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Today, I’ll share my thoughts on:
Pierre Menard, Author of Don Quixote
This story focuses on the fictional author Pierre Menard and his works, his famous ones and some less known. So less known that the narrator, appalled to find “a fallacious catalogue”, decides to rectify it by introducing us to Menard’s Don Quixote.
Menard’s ambition was to become a Cervantes himself and produce the exact same Don Quixote, without copying it. Or even to arrive to that result while remaining Menard. So which version of Don Quixote are we reading now? Cervantes’s or Menard’s? Who knows, lol!
By the way, I did fairly recently read the whole of Don Quixote, and then Salman Rushdie’s Quichotte. If you are familiar and like Cervantes’s version, I highly recommend Rushdie’s.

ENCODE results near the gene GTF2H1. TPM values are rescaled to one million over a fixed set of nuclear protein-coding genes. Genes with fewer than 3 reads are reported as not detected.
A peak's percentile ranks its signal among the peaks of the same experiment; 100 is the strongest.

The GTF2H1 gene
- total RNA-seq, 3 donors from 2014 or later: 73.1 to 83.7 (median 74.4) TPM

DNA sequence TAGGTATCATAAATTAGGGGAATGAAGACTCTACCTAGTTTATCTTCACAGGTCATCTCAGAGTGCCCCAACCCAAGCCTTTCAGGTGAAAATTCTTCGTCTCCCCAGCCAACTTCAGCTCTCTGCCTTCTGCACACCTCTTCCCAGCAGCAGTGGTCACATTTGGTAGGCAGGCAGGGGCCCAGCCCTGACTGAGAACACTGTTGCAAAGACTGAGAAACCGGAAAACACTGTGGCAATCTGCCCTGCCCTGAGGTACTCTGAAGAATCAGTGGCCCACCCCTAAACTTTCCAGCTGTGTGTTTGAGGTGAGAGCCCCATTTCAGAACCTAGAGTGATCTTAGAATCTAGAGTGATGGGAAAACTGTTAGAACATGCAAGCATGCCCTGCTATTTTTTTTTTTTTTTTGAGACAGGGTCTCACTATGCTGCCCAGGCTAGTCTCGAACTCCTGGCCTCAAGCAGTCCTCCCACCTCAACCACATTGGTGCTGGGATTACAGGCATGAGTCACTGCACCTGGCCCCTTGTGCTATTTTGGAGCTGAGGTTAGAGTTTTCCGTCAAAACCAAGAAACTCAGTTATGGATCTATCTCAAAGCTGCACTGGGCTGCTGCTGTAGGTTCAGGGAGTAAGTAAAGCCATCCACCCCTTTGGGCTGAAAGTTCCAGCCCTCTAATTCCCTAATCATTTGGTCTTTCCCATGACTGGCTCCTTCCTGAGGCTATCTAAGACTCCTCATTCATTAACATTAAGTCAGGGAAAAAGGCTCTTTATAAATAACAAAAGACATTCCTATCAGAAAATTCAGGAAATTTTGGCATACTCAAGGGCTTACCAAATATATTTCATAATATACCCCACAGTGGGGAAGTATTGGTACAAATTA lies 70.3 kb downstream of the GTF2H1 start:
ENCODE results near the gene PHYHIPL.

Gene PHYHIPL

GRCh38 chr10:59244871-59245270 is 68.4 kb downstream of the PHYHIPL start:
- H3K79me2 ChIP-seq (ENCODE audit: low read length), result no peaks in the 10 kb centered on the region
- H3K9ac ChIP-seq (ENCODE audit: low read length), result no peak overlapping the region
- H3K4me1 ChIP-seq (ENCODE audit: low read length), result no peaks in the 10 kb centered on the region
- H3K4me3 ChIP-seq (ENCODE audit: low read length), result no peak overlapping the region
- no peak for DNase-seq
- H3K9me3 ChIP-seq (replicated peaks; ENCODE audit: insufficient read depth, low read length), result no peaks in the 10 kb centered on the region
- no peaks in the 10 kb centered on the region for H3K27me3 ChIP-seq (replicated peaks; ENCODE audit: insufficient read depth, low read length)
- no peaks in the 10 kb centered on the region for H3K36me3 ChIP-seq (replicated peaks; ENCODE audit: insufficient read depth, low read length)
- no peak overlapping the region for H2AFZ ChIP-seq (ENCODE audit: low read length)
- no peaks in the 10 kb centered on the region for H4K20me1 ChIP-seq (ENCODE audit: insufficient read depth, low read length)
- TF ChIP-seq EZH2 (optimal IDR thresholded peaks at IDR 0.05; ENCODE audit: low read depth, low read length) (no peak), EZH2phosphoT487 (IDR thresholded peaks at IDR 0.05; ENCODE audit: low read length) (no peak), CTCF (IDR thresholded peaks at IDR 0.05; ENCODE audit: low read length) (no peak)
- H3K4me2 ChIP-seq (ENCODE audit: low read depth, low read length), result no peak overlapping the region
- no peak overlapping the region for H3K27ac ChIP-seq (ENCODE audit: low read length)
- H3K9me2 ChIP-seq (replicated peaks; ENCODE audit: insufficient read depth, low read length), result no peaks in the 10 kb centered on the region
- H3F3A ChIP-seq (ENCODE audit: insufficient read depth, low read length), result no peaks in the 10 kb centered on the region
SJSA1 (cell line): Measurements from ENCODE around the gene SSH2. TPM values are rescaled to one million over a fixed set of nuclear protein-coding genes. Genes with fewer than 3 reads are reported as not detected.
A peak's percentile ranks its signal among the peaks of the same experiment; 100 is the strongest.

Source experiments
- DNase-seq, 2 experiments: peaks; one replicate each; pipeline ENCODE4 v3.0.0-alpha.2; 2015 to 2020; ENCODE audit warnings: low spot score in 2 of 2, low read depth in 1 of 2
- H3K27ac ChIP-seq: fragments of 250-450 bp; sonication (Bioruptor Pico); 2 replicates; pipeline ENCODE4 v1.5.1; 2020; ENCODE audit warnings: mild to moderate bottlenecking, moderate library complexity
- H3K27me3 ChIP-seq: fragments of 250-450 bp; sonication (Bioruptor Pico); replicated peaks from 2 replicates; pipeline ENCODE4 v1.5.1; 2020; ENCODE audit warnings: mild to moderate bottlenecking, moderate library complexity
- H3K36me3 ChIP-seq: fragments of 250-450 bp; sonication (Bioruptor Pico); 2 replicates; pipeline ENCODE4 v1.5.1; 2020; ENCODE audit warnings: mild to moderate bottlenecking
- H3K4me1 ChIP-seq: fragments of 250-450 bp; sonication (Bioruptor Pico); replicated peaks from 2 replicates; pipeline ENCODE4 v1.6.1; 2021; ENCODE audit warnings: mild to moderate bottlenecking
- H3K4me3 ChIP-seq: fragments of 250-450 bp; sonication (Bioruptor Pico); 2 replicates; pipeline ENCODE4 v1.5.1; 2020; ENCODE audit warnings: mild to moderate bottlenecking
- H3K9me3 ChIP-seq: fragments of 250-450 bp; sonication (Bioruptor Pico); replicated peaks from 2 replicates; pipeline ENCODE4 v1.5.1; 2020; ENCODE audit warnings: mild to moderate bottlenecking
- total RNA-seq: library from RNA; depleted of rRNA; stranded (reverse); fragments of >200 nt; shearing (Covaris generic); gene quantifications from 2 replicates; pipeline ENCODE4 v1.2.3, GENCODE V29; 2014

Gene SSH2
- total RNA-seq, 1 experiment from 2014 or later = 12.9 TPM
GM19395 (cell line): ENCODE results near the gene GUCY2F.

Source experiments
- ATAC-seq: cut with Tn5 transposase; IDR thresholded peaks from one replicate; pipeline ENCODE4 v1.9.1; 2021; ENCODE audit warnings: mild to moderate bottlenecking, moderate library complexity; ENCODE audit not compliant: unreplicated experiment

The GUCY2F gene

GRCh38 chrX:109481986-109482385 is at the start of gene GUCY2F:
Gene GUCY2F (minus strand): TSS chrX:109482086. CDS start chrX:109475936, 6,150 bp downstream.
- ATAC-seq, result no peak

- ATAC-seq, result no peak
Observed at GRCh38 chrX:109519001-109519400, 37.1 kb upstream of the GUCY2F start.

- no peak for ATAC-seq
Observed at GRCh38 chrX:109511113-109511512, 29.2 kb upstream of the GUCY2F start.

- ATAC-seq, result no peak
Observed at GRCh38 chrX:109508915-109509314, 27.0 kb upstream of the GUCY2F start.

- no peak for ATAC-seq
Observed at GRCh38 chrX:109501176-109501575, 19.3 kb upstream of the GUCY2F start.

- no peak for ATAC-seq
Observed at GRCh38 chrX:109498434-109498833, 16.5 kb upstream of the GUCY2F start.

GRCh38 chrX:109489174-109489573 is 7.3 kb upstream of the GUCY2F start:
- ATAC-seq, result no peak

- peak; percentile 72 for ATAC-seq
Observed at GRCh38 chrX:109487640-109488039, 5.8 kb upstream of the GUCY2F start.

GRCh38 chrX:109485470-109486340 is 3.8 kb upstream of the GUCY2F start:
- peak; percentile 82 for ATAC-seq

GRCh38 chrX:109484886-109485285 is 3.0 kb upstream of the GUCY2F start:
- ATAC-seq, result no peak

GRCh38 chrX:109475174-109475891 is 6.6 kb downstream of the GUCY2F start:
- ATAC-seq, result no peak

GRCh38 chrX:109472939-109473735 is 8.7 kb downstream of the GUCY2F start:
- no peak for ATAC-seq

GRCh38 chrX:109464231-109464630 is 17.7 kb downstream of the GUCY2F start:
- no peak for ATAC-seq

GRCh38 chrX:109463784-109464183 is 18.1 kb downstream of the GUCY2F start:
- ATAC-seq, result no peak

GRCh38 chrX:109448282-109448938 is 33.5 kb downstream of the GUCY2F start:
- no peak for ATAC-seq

I found this story quite hilarious, for instance when the narrator compares Cervantes’s and Menard’s versions, which to our uninitiated eyes look quite the same, lol.
As usual, Borges is impressive with his lists of books and authors who do exist. There are quite a few French examples here, like Paul Valéry and Alphonse Daudet, among many others. I also noticed the great Ramon Llull (1232-1315), whose beautiful texts I have devoured in my early twenties, and whom not too many people seem to know.
There are also really funny connections between authors. The last sentence of the story is a great illustration:
Would not the attributing of The Imitation of Christ to Louis Ferdinand Céline or James Joyce be a sufficient renovation of its tenuous spiritual counsels?
This story shows another approach to metafiction, with Menard writing Cervantes’s book. In Borges’s schematics, we could easily find another author writing Cervantes’s- Menard’s book!
To go more in depth, I can only recommend the Course Hero page on this book.
Come back on December 20 for my thoughts on the next story: The Circular Ruins
HAVE YOU READ THIS BOOK?
WHAT DID YOU THINK OF IT,
OR OF THIS STORY?